A VW as sexy as lederhosen


Price £23,315
Maximum speed 144mph, 0-62mph in 7.8 seconds
Combined fuel economy 33.6mpg
Further information 0800 333 666

We've swooned over the new Golf's multi-link suspension and been slightly repulsed by its fatty sibling, the Golf Plus, but, so far, there's been no sign of that great Sloaney chariot, the "strawberry basket" convertible Golf.

Well, here it is. Kind of. The new VW Eos - named after the Greek god of headscarves - is actually half Golf, half Passat. And here's my first problem. Making a convertible Passat is like making Angela Merkel wear a thong. Passats are fine and worthy. They are also as durable as lederhosen, but unfortunately they have a similar sexual allure. A convertible should set your nethers a-quiver, but a Passat really isn't going to pump anyone's lilo.

The other problem is that if you own an Eos you will feel obliged to drop its magnificently complex folding roof at every glimpse of sun, and, frankly, if God had meant us to drive around at high speed with our faces open to the elements, he would have given us fla...

Hello, this is Michael's wife. I've managed to lure Michael away from the computer for a few moments by telling him there was something on the news about a terrible accident involving some farm machinery and Jeremy Clarkson (never seen him move so fast). I happened to read over his shoulder that he was about to launch into his anti-convertible rant yet again. You've probably only read this a few times, but Michael insists on reading his articles aloud to the family after dinner every day - with a quiz afterwards - and I must have heard him moaning about the "blackened bogies" and "frizzy hair" a dozen times. I've had enough.

I can tell you that the Volkswagen was really, really great. It looks much nicer than those French folding hard top cars and it's cheaper than the Volvo C70. I do like the look of the Vauxhall Astra TwinTop, but Michael is an awful snob so he would never allow that near the house. Like most journalists he's obsessed with "chavs" and terrified of being labelled as one, but the Eos isn't the least bit chavvy. It has this spectacular folding hard top roof which is great for security, and it also has a huge sunroof built into the folding roof, so you can adjust your exposure to match the weather - or, in Michael's case, closely monitor the affects of the sun on your slaphead. I loved the size of the boot, which was huge for this kind of car, and the kids had plenty of room in the back. Unlike Michael I don't go all giggly around high-powered sports cars (I once saw him lick a Ferrari, but I've never mentioned it to anyone in case they got the wrong idea - and he is harmless, essentially), but that doesn't mean I don't like to welly it from time to time. This was the turbo version so there was plenty of power. Forget what Michael says about it being "as sexy as lederhosen", he's had a thing about lederhosen ever since his mum made him wear them as a child, and driving with the roof down is really lovely. I thought the Eos was definitely a sexy car and really nicely proportioned.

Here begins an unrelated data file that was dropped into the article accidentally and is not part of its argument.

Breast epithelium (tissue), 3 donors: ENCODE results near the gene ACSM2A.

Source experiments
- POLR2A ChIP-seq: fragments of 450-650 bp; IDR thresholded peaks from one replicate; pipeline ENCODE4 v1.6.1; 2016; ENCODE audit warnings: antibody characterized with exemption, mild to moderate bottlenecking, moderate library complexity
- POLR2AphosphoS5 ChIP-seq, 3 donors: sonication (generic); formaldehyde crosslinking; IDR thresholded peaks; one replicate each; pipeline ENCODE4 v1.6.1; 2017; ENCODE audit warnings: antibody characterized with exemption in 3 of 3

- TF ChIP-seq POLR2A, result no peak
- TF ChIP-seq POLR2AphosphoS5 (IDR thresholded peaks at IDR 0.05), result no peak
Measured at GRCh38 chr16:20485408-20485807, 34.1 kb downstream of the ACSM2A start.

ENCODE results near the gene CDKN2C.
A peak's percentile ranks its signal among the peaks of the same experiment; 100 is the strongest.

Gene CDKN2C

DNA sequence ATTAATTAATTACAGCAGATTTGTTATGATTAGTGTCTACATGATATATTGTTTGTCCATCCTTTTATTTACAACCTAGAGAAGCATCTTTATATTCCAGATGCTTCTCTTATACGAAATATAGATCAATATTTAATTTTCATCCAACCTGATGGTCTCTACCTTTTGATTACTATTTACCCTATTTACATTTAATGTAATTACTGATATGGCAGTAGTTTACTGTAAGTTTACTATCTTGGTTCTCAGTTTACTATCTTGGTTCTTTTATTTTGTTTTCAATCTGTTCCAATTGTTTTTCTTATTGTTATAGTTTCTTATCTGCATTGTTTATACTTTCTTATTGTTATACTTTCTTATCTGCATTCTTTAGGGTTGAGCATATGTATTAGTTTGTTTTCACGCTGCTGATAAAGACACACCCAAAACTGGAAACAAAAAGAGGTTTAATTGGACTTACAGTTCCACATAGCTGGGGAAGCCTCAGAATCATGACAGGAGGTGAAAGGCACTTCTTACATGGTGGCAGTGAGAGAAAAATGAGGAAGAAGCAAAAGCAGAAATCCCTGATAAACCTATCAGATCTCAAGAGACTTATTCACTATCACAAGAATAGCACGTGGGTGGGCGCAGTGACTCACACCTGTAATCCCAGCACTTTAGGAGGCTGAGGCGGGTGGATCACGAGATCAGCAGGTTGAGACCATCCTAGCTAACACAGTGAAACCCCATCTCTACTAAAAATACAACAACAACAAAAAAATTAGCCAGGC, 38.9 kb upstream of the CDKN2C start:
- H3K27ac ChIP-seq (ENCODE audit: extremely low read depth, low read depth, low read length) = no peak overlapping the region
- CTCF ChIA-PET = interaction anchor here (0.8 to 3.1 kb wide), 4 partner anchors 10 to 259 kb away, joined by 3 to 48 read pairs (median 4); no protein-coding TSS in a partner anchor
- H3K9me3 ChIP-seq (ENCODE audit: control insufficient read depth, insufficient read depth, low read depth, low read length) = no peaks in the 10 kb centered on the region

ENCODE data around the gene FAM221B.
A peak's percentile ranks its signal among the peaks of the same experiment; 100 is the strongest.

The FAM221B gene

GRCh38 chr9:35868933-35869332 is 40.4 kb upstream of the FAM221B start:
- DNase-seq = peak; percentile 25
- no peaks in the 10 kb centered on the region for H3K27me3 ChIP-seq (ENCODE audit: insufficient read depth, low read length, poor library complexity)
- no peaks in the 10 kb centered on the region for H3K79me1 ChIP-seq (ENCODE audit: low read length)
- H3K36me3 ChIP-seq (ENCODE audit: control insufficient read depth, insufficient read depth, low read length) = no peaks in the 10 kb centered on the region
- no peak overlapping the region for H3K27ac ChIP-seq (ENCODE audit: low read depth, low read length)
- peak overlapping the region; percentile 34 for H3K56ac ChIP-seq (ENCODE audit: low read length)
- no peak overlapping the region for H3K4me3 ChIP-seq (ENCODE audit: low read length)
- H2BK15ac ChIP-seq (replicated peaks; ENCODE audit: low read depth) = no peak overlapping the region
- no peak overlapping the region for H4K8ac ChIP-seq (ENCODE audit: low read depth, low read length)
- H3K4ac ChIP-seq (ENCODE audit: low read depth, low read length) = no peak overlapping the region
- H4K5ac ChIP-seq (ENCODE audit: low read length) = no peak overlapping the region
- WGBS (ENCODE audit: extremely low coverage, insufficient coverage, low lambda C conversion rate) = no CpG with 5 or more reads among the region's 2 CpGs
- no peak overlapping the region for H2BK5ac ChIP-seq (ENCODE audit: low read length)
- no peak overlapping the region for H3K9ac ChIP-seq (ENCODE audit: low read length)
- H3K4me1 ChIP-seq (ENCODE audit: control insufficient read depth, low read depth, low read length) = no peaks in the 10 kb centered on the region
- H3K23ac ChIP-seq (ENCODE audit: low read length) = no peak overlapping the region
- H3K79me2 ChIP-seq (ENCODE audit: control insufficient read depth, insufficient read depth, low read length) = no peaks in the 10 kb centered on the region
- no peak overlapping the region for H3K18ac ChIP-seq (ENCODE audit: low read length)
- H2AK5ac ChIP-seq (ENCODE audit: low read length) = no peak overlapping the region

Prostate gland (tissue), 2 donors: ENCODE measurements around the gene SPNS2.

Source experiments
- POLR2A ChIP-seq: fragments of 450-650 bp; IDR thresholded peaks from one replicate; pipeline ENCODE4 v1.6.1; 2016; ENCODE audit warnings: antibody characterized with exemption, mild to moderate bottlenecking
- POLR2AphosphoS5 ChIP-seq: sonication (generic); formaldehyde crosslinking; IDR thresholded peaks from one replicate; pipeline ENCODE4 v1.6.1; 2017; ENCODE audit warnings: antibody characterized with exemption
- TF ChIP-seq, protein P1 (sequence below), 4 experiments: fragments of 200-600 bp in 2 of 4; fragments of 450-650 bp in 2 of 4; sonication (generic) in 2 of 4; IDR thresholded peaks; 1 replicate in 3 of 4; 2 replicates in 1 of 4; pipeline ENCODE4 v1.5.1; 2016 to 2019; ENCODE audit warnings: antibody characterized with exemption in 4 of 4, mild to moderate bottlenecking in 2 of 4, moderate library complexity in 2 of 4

Michael's coming back up the stairs now, so I'd better go, but remember, as far as convertibles go, he hasn't the faintest clue what he's talking about.

Anyway, it looks like I've run out of space so I'd better end there. (Is it me, or is this page getting smaller by the week?) In summary then: I was very impressed by the Eos. Just make sure you keep the roof up.

It's a classic: VW Kübelwagen

Volkswagen doesn't seem overly keen to highlight the success of its earliest convertible in the press information accompanying the Eos. That's probably because the car in question was created at the behest of Hitler as a rival to the US military's Jeep. The result was the Volkswagen Kübelwagen, designed by Ferdinand Porsche and based, to a large extent, on his nascent Beetle.

Despite its lack of four-wheel drive (like the Beetle, the Kübelwagen was rear engined and rear-wheel drive), the Kübelwagen was an extremely effective off-roader. When the US military finally captured one, they judged it to be superior in virtually every regard to their own four-by-four, due to its light weight, skinny wheels and impressive robustness. Even a later VW four-wheel drive prototype was considered inferior and never made.

Production of the original Kübelwagen stopped for a while after the war, but VW eventually made 55,000, many of which can still be seen in action at the more dubious "re-enactment" weekends.

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